Poverty comes in two flavours – relative, and absolute. Both are fuzzy sets, meaning there is no hard and fast rule about whether someone is relatively poor or absolutely poor. By convention, and for the purposes of this post, relative poverty is what we get in developed nations – falling beneath a certain standard of living. This is often expressed as a large fraction of average income, such as the Henderson Poverty Line. Absolute poverty, on the other hand, is the kind found in developing countries – people with little or no access to the basics, struggling just to survive.
Ask an Australian who identifies as left-wing about which kind of poverty is more important to alleviate, and they will respond with the obvious – the poorest should take priority. Yet if you then ask how they feel about trading with these absolutely poor people, most likely they will give the standard left-wing answer that there should be restrictions on how that is done, that free trade is not acceptable.
If they are worried about local unemployment, then they have put themselves at odds with their stated objective by prioritising the relatively poor in Australia over the absolutely poor overseas. That sort of argument is made all the time, and I don’t know how they deal with the cognitive dissonance in doing so, but we can leave that one to the side because another argument supersedes that one – that free trade doesn’t actually help the absolutely poor. This is also a claim that can be examined empirically, so is more amenable to discussion than the ethical question of whose problems are more important.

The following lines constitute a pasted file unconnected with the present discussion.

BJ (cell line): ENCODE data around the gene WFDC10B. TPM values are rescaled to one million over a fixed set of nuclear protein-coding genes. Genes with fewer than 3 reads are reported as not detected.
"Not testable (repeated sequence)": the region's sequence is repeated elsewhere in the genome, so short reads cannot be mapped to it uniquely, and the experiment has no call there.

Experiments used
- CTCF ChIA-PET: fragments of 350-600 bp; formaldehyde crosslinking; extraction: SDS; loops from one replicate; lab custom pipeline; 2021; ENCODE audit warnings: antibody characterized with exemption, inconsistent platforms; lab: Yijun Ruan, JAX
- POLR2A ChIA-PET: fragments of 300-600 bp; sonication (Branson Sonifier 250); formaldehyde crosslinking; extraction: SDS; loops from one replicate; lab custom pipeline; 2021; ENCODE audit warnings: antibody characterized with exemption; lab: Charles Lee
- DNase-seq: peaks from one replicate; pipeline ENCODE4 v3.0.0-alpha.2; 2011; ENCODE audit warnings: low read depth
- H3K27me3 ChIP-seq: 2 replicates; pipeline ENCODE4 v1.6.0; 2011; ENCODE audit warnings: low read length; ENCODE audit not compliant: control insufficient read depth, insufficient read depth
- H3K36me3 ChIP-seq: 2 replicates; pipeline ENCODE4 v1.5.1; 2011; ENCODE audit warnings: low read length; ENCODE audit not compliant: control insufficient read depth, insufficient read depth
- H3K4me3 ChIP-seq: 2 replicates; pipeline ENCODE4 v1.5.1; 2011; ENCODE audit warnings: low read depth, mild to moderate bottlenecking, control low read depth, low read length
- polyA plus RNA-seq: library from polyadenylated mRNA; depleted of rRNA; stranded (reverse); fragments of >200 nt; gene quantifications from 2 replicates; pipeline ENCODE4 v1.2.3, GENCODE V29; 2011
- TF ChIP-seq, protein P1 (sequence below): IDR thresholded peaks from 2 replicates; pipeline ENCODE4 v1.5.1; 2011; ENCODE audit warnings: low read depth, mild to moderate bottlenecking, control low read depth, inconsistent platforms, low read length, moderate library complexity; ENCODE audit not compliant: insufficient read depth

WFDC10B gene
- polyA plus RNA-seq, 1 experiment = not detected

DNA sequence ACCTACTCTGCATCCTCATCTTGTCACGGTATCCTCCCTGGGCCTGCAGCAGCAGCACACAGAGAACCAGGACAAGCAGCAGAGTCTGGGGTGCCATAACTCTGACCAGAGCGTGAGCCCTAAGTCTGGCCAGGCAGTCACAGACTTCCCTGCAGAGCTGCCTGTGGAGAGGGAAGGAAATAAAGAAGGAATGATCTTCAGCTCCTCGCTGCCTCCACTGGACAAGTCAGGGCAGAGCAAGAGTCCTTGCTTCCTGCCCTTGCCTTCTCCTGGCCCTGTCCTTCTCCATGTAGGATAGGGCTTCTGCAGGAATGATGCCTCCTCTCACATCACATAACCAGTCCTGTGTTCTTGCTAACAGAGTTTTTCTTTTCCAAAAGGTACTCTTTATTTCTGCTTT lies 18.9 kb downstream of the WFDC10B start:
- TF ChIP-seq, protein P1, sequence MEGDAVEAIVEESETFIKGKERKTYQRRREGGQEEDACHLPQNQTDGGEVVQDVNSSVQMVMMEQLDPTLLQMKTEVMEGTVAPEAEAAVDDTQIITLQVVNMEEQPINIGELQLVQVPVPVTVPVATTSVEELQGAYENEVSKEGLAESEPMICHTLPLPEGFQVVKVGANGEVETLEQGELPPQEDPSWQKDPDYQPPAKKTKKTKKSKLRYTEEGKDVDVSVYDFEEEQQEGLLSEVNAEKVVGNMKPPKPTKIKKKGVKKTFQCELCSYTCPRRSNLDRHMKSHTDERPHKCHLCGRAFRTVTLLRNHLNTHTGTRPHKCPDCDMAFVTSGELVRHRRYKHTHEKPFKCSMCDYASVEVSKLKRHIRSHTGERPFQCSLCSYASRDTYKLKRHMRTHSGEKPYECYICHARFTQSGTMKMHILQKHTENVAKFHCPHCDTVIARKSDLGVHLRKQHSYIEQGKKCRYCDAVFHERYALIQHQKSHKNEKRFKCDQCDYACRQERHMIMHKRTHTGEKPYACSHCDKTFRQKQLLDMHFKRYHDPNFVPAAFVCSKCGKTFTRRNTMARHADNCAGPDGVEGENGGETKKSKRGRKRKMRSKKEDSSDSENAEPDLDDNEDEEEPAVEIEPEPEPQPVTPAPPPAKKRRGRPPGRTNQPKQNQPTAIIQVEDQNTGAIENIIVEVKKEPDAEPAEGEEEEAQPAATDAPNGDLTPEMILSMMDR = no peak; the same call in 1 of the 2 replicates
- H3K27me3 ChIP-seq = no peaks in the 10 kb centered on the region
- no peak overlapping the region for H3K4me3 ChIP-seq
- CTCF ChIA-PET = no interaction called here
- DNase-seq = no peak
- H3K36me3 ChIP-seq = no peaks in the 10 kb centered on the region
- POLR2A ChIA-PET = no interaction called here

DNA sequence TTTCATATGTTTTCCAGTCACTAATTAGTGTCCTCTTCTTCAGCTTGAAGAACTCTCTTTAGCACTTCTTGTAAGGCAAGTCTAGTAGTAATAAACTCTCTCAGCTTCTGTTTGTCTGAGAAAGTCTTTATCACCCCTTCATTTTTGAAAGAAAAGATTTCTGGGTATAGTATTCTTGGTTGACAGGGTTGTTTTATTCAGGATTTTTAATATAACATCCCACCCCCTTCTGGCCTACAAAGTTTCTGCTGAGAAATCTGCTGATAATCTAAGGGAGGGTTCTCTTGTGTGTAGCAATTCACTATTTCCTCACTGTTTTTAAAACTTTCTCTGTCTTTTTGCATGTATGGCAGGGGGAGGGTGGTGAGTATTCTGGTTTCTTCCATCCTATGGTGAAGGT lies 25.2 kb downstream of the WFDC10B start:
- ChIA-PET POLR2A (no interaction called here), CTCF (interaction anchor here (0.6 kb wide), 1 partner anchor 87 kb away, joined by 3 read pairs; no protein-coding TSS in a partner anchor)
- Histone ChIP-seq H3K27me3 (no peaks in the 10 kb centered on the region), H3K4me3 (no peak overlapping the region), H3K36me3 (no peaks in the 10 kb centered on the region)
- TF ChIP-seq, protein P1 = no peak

I won’t keep you in suspense – free trade does help the poor. More specifically, and of greater relevance to discussion about Australia’s economic policy, dropping import tariffs (and subsidies to local producers) is of tremendous benefit to poor countries. It also provides a net benefit to the relatively poor within the country, despite any adjustments in affected industries. Let’s look at the basis for these conclusions.